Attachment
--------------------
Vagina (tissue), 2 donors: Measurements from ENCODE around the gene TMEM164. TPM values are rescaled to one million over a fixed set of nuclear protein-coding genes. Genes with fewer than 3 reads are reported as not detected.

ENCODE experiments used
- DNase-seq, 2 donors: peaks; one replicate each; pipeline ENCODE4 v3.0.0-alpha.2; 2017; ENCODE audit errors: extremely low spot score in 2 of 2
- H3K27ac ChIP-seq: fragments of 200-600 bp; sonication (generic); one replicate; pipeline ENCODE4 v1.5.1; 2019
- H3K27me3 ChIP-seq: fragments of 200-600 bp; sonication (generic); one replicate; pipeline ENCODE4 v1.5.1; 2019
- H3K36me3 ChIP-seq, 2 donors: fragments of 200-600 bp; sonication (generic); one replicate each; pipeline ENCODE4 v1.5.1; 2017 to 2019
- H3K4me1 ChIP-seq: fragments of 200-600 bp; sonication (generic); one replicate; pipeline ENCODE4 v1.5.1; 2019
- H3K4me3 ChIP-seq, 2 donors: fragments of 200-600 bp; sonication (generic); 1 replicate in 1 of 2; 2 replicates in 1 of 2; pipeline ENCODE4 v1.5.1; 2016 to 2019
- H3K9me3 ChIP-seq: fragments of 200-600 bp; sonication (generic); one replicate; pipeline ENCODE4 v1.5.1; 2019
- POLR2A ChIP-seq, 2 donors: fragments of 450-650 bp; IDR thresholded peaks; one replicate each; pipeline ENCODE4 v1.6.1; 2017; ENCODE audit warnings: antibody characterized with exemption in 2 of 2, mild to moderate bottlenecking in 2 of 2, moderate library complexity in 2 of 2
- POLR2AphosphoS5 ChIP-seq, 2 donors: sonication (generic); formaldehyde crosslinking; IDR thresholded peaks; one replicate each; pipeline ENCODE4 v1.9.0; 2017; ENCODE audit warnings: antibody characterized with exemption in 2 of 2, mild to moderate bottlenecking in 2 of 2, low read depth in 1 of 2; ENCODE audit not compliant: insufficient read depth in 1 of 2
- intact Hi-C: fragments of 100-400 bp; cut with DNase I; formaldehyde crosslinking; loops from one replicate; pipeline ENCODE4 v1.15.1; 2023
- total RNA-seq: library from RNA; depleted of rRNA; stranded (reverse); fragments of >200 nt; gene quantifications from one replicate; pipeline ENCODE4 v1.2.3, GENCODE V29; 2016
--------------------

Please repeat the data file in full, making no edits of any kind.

Vagina (tissue), 2 donors: Measurements from ENCODE around the gene TMEM164. TPM values are rescaled to one million over a fixed set of nuclear protein-coding genes. Genes with fewer than 3 reads are reported as not detected.

ENCODE experiments used
- DNase-seq, 2 donors: peaks; one replicate each; pipeline ENCODE4 v3.0.0-alpha.2; 2017; ENCODE audit errors: extremely low spot score in 2 of 2
- H3K27ac ChIP-seq: fragments of 200-600 bp; sonication (generic); one replicate; pipeline ENCODE4 v1.5.1; 2019
- H3K27me3 ChIP-seq: fragments of 200-600 bp; sonication (generic); one replicate; pipeline ENCODE4 v1.5.1; 2019
- H3K36me3 ChIP-seq, 2 donors: fragments of 200-600 bp; sonication (generic); one replicate each; pipeline ENCODE4 v1.5.1; 2017 to 2019
- H3K4me1 ChIP-seq: fragments of 200-600 bp; sonication (generic); one replicate; pipeline ENCODE4 v1.5.1; 2019
- H3K4me3 ChIP-seq, 2 donors: fragments of 200-600 bp; sonication (generic); 1 replicate in 1 of 2; 2 replicates in 1 of 2; pipeline ENCODE4 v1.5.1; 2016 to 2019
- H3K9me3 ChIP-seq: fragments of 200-600 bp; sonication (generic); one replicate; pipeline ENCODE4 v1.5.1; 2019
- POLR2A ChIP-seq, 2 donors: fragments of 450-650 bp; IDR thresholded peaks; one replicate each; pipeline ENCODE4 v1.6.1; 2017; ENCODE audit warnings: antibody characterized with exemption in 2 of 2, mild to moderate bottlenecking in 2 of 2, moderate library complexity in 2 of 2
- POLR2AphosphoS5 ChIP-seq, 2 donors: sonication (generic); formaldehyde crosslinking; IDR thresholded peaks; one replicate each; pipeline ENCODE4 v1.9.0; 2017; ENCODE audit warnings: antibody characterized with exemption in 2 of 2, mild to moderate bottlenecking in 2 of 2, low read depth in 1 of 2; ENCODE audit not compliant: insufficient read depth in 1 of 2
- intact Hi-C: fragments of 100-400 bp; cut with DNase I; formaldehyde crosslinking; loops from one replicate; pipeline ENCODE4 v1.15.1; 2023
- total RNA-seq: library from RNA; depleted of rRNA; stranded (reverse); fragments of >200 nt; gene quantifications from one replicate; pipeline ENCODE4 v1.2.3, GENCODE V29; 2016